‘…When I am bird watching, a favorite pastime that is, strictly speaking, “unproductive,” I have noticed that my perception of time slows down. All of my attention is collected into a single focal point, kept there by fascination and genuine, almost unaccountable interest. This is the experience of learning that I want…’
“For centuries [colour] had been considered inferior in the hierarchy of the elements of art. By the end of the eighteenth century, however, colour had become a standard element in aesthetic discourse, teaching and academic publications
“… The influence of Newton and his followers, combined with the invention of many new pigments as well as watercolours in moist cake form, had made painting with colour an exciting occupation not just for serious artists but also for a much wider audience. The colour revolution had begun.”
Alexandra Loske, in “Colour: A Visual History”, p13
“A day spent painting or drawing en plein air is an all-encompassing experience of fluctuating light, weather and comfort levels. These conditions, along with an intense focus, result in work that tracks a dialogue between observation, memory and abstract mark making. Mark making is key — the ability to describe both emotional intent and observation in one mark.”
“With the development of landscape painting, there came new ways of seeing. Instead of always painting from the back to the front (such as sky, mountains, and then trees) the artist began to see that many times the backlight popping through and around an object forms the object.” Stephen Quiller, “Color Choices”, p111
Perhaps the easiest example of this is painting blue dashes of sky over the greens of tree leaves, rather than leaving gaps between leaves to let blue from a background show through.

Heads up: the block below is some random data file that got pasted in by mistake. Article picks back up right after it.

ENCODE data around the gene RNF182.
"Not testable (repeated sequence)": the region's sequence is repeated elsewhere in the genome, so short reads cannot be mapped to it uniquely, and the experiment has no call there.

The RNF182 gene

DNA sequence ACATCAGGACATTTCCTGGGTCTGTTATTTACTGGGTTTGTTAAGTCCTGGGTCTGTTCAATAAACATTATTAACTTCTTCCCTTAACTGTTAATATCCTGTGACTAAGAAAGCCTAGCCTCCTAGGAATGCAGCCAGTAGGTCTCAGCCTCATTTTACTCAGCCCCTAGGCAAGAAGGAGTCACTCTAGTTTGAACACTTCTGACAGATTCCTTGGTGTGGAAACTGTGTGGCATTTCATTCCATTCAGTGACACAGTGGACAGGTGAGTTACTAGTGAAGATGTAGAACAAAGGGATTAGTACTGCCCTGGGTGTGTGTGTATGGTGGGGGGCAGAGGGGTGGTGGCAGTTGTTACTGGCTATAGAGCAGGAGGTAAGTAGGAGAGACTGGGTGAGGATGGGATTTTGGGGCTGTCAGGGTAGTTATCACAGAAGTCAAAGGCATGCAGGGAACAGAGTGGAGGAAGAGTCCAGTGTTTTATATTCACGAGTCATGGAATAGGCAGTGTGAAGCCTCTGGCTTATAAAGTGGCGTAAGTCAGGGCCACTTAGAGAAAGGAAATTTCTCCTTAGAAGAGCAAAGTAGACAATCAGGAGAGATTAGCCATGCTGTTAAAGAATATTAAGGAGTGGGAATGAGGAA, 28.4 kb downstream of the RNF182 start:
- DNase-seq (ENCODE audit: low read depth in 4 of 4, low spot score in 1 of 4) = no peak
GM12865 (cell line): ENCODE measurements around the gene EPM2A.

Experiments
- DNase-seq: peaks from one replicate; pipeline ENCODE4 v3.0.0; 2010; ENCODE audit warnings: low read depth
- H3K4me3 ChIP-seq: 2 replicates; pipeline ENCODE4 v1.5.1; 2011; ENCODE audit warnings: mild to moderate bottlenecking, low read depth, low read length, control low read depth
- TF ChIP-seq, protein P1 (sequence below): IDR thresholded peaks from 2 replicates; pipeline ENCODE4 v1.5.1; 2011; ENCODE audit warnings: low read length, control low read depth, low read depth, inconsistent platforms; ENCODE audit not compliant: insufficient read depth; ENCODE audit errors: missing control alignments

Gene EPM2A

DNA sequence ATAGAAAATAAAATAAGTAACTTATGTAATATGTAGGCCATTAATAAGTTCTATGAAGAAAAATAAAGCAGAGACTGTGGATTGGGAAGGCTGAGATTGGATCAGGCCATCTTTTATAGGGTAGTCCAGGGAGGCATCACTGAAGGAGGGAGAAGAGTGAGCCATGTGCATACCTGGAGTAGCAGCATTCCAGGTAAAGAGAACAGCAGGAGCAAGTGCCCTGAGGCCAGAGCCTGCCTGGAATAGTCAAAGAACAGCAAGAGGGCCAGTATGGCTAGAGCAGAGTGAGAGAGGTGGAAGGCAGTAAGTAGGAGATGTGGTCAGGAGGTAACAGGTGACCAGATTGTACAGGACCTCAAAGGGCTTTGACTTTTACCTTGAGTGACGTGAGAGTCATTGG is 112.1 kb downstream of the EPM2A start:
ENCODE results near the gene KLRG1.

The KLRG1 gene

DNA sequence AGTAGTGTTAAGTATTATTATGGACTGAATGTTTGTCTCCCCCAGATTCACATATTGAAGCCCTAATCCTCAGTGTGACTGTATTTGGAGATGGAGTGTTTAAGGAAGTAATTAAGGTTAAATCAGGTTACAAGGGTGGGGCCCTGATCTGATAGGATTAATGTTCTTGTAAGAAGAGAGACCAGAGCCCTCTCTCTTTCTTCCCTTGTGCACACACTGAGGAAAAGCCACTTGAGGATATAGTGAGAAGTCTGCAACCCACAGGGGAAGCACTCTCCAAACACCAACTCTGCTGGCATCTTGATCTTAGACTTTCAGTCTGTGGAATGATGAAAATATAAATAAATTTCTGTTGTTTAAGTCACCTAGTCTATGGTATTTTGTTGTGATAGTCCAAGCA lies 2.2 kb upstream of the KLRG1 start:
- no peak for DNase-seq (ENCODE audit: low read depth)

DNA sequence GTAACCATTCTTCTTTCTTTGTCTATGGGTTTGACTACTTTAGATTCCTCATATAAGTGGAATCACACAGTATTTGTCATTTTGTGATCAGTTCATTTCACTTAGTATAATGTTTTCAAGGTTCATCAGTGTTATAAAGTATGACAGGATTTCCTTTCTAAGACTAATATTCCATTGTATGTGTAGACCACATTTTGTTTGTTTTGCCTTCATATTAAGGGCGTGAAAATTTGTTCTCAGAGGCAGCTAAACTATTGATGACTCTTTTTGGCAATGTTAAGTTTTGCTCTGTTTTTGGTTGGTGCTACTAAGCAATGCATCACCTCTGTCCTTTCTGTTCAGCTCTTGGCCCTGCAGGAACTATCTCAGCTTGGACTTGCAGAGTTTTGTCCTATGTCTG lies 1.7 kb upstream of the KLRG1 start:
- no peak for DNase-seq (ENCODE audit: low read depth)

“… there is nothing stopping you from giving your [paints] new names to suit your own outlook. And doing so may not only shift how you see them, it may change how you use them, and in effect how you see the rest of the colors around you when you take the time to pause, observe, and consider.”
The names Undersea Green, Moonglow, Shadow Violet, Lunar Black, Sleeping Beauty are poetical, generating a smile and evoking my imagination as I reach to dip my brush into them (and all actual watercolour colours by Daniel Smith).
I have mental images rather than words for some of my standard colours: cobalt blue is the colour of a snow shower on the sea, Prussian blue is a heavy rain shower, cadmium and lemon yellow are daffodil (separate but always together).
Take the pressure off yourself by regarding every painting (or, perhaps more realistically, most paintings) as part of the journey to mastering painting rather than every single piece having to be a completed journey by itself.
It’s not failure to stop working on a painting or drawing. It’s like setting out on a walk and then turning back when it starts pouring with rain rather than the hoped-for light showers; you just didn’t do it that day.